The overarching concern of NHS staff is how the NHS can improve care while simultaneously reducing cost. For 75% of staff that we surveyed, cost and quality are viewed as trade-offs or alternative priorities, with the belief that cost reductions will inevitably lead to a reduction in quality.The fear is that cost reduction will become the main goal of the decision makers, a goal that will supersede all others, including quality of care.
Our survey showed that there is a worry that those not involved with care will be the people pulling on the purse strings, leaving health care providers to be forced to make cut backs and make shortcuts where they ideally wouldn’t be made.
But isn’t the point of the reforms to give greater power to health care providers? To make them more involved with budgets to ensure that the reduced budget is spent as effectively as possible with minimal waste?
Why then is this not resonating in the minds of the NHS staff? Perhaps the discontent is down to this trade-off and a lack of healthcare specific evidence about the relationship between cost and quality. Or perhaps it is due to a lack of understanding over who will be doing what after the reform.
Our results show that the NHS staff feel that someone who does not have the right skills or experience is making financial decisions yet many commented that GP’s, the people most in the know, are reluctant to take on this responsibility because they will become overworked and unable to give patients the care that they deserve.
So how can we marry cost reduction and quality optimisation? One option is to make the person providing the care also in charge of budgets. But this is unpopular with NHS staff because it will put them under a lot of pressure, as a report released by the Nuffield Trust shows. Perhaps then budgets should be the responsibility of CCGs.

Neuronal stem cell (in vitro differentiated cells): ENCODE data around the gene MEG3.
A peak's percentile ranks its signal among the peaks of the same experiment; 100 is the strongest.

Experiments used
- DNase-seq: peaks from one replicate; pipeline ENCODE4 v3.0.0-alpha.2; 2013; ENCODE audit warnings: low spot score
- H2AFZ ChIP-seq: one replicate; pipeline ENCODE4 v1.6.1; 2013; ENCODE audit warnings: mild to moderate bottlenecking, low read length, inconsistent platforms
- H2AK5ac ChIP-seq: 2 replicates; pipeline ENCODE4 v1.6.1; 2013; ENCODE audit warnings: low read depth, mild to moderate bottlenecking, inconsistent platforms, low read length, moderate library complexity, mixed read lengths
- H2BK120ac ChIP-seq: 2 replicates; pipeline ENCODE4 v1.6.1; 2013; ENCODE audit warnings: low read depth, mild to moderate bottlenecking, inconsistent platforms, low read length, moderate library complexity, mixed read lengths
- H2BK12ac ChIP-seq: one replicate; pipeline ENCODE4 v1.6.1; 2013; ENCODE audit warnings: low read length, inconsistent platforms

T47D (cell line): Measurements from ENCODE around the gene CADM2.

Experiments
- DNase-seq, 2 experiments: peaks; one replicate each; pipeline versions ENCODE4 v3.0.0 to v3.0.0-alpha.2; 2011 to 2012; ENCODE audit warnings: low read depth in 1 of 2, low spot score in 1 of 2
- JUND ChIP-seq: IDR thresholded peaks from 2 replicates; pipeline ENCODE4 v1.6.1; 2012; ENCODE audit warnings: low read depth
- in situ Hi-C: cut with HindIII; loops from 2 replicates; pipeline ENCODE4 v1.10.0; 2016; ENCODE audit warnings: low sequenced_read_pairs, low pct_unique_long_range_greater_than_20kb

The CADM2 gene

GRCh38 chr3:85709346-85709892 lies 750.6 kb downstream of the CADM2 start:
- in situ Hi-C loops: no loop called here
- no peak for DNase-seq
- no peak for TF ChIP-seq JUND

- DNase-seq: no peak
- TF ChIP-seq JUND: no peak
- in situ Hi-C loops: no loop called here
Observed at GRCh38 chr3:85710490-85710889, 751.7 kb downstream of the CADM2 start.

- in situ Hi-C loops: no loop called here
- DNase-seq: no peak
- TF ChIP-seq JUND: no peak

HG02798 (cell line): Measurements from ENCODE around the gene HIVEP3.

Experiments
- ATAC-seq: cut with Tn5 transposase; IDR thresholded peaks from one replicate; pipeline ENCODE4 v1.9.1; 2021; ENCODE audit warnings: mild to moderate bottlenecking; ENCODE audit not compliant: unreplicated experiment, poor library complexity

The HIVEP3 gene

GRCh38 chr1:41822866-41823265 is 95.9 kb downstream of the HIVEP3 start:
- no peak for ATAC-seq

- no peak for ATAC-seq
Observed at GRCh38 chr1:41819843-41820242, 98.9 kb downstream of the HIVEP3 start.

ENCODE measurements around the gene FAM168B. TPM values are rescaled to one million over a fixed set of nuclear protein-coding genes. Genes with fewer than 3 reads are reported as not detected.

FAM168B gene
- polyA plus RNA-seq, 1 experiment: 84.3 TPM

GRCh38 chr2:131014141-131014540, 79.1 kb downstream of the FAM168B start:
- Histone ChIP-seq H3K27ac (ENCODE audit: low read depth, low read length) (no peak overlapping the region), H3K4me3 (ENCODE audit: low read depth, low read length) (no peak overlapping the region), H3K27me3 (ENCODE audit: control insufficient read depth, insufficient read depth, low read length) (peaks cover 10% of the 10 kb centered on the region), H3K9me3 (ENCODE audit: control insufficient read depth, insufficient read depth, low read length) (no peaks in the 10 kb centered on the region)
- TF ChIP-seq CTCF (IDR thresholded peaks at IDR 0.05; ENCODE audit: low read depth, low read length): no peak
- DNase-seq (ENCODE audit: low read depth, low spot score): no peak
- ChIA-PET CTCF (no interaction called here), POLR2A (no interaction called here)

But CCG’s don’t know as well as GP’s where the budgets would have the greatest use. Perhaps then simply having greater staff engagement in decision making across the board both in councils and in healthcare will assist this marriage. From reading blogs and articles and comparing them to comments in our survey it seems to me that there is a lack of agreement in who should be doing what. The NHS staff surveyed have great sympathy for staff, and in particular GP’s, because of the greater pressures that they will be facing, whereas the blogs and articles that I have read seem to be pointing a finger at staff accusing them of not doing enough to support the changes.
Our survey showed that the top concern of those surveyed is the increased pressure that will be put on NHS staff after the job cuts. We can’t therefore expect them to be involved with finances and budgets as this will put even more strain on them. Those surveyed agree that GP’s are in the best position to be providing care and looking after budgets, they just don’t seem to think that GP’s can cope with the workload.
Our greatest hope is that NHS staff and specifically GP’s have a strong enough love for their job to help them drive through these changes and the increase in responsibility. This is now more important than ever before because coupled with this responsibility comes an increase in scrutiny as the healthcare system becomes more transparent and patients are encouraged to review their care.
For these changes to work we need decision makers who love their job and do it because they want to help people. My suggestion therefore is to invest in training and have more specific entry requirements into NHS employment. By training well, a select few, who display the capacity to care, we might go some way to achieving this seemingly impossible target of improving care and reducing cost without having to argue over who is working too hard or who is making too many decisions.